Her book Silent Spring, published in 1962 – the title echoes the poet John Keats’ celebrated line “And no birds sing” – explained that DDT moved up through food chains, from the insects it was designed to kill to the creatures that ate them. It accumulated inexorably in tissues, organs and fat in top predators such as peregrine falcons, ospreys, bald eagles and pelicans. “Over increasingly large areas of the United States, spring now comes unheralded by the return of the birds, and the early mornings are strangely silent where once they were filled with the beauty of bird song,” Carson wrote.
But it wasn’t just the birds. Carson reasoned that if DDT could accumulate in birds, it would accumulate in humans, too. “We have subjected enormous numbers of people to contact with these poisons without their consent and often without their knowledge," she wrote. By 1972, after public uproar, DDT was banned in the United States and eventually banned around the world except in malaria-prone countries, mostly in Africa.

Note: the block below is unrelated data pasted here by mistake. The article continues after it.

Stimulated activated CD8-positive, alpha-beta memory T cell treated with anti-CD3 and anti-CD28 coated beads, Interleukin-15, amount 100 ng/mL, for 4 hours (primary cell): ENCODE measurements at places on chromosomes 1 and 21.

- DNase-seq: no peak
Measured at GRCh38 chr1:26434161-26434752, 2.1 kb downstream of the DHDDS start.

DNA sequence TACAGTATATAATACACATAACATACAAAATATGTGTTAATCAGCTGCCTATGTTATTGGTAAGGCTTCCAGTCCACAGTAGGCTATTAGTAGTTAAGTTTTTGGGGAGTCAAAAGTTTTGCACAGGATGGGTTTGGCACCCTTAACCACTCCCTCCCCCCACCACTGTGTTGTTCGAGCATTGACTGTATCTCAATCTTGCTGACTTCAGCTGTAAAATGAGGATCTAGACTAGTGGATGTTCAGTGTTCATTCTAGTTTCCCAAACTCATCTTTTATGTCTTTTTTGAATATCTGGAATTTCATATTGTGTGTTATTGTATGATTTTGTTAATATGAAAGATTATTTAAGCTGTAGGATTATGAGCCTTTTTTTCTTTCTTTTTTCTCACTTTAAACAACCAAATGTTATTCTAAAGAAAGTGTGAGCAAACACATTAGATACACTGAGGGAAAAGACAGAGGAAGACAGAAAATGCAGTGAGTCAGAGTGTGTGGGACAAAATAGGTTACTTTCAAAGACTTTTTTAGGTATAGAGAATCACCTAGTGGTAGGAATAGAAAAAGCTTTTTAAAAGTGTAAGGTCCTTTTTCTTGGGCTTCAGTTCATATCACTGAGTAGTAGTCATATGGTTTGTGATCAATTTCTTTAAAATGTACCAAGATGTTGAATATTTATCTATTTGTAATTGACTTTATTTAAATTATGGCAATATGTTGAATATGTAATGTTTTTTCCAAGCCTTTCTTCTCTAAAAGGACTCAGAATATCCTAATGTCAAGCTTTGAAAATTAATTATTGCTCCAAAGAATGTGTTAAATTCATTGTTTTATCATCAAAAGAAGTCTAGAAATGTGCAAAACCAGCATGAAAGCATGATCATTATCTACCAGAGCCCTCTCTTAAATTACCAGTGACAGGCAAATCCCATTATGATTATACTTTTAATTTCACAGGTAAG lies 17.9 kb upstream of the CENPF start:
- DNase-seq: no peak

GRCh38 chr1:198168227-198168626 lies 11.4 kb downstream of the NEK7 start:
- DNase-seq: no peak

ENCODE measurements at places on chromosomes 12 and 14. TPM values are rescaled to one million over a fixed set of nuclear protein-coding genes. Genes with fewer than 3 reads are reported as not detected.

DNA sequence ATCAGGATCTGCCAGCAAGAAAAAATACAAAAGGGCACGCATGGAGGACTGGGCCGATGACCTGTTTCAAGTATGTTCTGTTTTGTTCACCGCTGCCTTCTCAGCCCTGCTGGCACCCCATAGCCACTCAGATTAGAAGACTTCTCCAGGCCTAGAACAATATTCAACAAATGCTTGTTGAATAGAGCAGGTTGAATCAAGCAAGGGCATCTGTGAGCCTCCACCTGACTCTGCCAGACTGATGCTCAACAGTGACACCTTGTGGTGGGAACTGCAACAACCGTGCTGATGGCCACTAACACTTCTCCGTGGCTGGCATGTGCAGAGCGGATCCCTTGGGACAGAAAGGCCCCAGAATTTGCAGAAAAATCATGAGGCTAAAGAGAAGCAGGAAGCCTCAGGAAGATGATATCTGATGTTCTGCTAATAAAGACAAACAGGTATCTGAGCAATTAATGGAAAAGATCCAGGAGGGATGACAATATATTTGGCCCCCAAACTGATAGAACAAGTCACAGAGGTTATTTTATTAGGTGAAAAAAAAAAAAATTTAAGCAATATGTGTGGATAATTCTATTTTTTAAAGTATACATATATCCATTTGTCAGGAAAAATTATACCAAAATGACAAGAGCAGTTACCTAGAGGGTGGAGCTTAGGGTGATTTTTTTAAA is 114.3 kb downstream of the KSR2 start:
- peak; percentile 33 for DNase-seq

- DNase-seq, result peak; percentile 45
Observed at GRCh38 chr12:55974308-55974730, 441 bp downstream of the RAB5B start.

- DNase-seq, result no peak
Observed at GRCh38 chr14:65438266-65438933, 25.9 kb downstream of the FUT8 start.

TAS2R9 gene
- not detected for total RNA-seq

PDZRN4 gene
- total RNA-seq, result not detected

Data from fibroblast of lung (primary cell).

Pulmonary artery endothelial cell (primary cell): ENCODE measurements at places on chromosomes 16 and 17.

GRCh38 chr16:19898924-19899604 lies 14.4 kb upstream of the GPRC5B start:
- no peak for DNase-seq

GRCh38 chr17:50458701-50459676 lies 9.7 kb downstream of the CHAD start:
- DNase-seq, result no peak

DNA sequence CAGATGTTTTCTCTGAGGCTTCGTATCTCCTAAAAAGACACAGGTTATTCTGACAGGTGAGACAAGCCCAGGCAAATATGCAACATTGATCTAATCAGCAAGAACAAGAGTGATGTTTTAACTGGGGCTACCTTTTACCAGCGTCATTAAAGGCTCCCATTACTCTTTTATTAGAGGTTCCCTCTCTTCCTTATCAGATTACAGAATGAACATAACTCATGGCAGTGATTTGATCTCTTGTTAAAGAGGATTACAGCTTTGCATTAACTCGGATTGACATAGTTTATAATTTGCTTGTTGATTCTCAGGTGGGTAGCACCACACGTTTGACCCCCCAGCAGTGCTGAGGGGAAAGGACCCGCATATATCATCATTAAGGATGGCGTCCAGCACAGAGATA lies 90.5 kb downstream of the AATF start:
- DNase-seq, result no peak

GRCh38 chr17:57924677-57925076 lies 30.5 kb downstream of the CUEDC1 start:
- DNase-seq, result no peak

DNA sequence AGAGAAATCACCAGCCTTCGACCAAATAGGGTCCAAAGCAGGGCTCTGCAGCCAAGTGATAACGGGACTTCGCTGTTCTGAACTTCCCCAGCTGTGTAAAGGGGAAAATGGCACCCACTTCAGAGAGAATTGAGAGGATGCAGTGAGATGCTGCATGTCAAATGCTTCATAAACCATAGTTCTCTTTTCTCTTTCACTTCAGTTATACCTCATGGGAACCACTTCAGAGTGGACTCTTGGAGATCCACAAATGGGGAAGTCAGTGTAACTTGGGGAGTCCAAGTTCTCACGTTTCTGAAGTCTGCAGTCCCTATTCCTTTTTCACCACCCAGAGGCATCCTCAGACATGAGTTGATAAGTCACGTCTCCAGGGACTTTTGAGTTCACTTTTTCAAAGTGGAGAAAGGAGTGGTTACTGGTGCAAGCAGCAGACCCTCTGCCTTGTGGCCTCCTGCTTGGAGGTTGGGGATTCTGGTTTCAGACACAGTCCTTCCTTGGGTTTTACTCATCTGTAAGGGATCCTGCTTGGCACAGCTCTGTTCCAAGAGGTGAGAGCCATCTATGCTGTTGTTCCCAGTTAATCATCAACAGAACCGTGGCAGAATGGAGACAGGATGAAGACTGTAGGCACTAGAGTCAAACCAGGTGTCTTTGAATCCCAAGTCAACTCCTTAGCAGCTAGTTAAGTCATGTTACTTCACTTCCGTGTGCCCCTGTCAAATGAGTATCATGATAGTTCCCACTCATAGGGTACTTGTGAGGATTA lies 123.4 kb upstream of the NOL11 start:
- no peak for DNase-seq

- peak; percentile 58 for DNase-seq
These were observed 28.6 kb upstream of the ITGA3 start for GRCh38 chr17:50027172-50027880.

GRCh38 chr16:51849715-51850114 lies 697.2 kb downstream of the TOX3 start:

Cheryl Katz
This Arctic tern chick died on Iceland' Flatey Island, where there have been massive chick dieoffs, likely due to changing ocean conditions.
Everybody thought these parakeets were doing well until a couple of decades ago, when scientists realized that the government had doused marijuana and coca plantations with herbicide.